Windhawk aims to make it easier to customize Windows programs. It allows installing and configuring mods (customization modules) with just a couple of clicks. For developers, it provides a convenient platform for developing and sharing such mods.
You can find more details, browse for the available mods and download Windhawk on the official website.
Read on for the motivation behind creating Windhawk.
As a power user, I often find the need to customize the programs I use beyond the default settings. If I’m lucky, the relevant program provides options to customize it the way I need. If that’s not the case, I have several options:
- Accept the lack of customization and use the program as is.
- Find or create an alternative program.
- Find or create a helper program that fills the gap.
- Modify the relevant program.
Of course, some annoyances are less important than others. If that’s something I encounter rarely, e.g. if I can save a couple of clicks once a week, I’ll most probably choose the first option as it’s not worth the time. If that’s a very minor annoyance, I will probably live with it too. But if that’s something I encounter regularly and it’s annoying enough, I might start looking for a solution.
Finding an alternative program might be an option, but often there’s no good alternative. Perhaps the program I’m already using is the best of its kind, but it has this little annoyance which I’d like to fix. Of course, creating an alternative program myself is often too time consuming and not feasible.
Finding or creating a helper program that fills the gap is sometimes an option. For example, AutoHotkey can be used to overcome some annoyances (e.g. it can make the target program think as if you’re holding the Shift key). Another example is the X-Mouse Button Control tool which can help customizing mouse behavior for any program. I can also create a helper program from scratch, I’ve done this on several occasions. But there are many cases in which these approaches don’t work.
If none of the above works, what I’m left with is modifying the relevant program to fix an annoyance or add new functionality.
Modifying a program
So, I have a Windows program which I’d like to modify to better fit my needs. What are my options?
If the program is open-source, the best option is to implement the improvement and contribute it to the project. This way, all users can benefit from it, including myself, and that’s where my journey happily ends. But my contribution might be rejected, e.g. because it’s very specific for my needs or for any other reason. In this case, I can choose to fork the program, but if the program is updated regularly, maintaining a fork and keeping it updated can be a hassle.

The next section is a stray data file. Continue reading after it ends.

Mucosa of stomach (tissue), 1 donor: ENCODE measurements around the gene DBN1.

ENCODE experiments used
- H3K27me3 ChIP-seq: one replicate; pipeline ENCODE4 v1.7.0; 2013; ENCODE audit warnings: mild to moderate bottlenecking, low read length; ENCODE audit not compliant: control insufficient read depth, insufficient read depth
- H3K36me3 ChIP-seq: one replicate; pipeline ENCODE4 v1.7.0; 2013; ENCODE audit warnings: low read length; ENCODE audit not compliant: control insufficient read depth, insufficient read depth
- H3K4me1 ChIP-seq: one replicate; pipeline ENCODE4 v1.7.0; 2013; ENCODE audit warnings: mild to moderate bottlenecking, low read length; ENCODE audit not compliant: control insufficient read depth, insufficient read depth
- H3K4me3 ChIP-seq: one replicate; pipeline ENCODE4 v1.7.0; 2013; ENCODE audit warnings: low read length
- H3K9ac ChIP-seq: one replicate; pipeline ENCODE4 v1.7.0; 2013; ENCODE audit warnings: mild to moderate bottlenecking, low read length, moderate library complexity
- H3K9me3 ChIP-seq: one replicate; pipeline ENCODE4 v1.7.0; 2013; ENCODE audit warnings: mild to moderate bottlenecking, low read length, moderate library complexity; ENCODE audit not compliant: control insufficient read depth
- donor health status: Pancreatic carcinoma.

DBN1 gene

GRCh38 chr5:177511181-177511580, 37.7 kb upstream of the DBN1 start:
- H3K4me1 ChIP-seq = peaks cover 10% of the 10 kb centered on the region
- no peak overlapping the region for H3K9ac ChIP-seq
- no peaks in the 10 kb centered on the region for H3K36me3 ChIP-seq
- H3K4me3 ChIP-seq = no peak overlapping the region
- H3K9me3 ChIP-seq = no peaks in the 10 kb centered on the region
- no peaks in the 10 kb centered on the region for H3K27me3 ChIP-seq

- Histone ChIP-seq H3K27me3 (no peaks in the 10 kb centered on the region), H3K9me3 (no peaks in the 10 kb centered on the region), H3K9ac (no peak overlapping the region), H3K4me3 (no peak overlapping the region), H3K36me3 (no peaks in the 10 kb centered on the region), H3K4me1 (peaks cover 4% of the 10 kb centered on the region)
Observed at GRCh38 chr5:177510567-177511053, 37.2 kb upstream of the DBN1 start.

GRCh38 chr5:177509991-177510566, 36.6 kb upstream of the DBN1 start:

If the program is not open-source, I can modify the compiled executable of the program, usually the .exe file (as long as it’s legal, of course). That’s a more challenging task and the details are out of scope for this post. I’ll just focus on two ways to apply such a modification:
- Modify the .exe file on disk (also known as binary patching).
- Modify a running instance of the target program in memory.
Both options are valid, but modifying the file on disk has several drawbacks:
- If the executable file is write protected, it can’t be modified.
- If the executable file is digitally signed, the signature becomes invalid.
- Every time the executable file is updated, it needs to be patched again.
- If something goes wrong with the patch, there’s no easy way to revert the changes – one must be careful to create a backup before patching. And if the target program is part of the system, a bad patch might be difficult to recover from, even in safe mode.
Given the above, modifying a running instance of the target program in memory is usually a better, safer and more robust solution.
Modifying a running instance of a program in memory
There are many possible use cases for modifying a running instance of a program in memory. It can be done for a minor customization or for adding a significant missing feature. It can be required because the target program is no longer developed, because the developer refuses to add a feature or fix a bug, or for other reasons. In fact, the most popular program on this website, 7+ Taskbar Tweaker, is a great example – it adds extra features and fixes bugs in the Windows taskbar, features and bugs which Microsoft is not willing to implement or fix, and which many users find useful.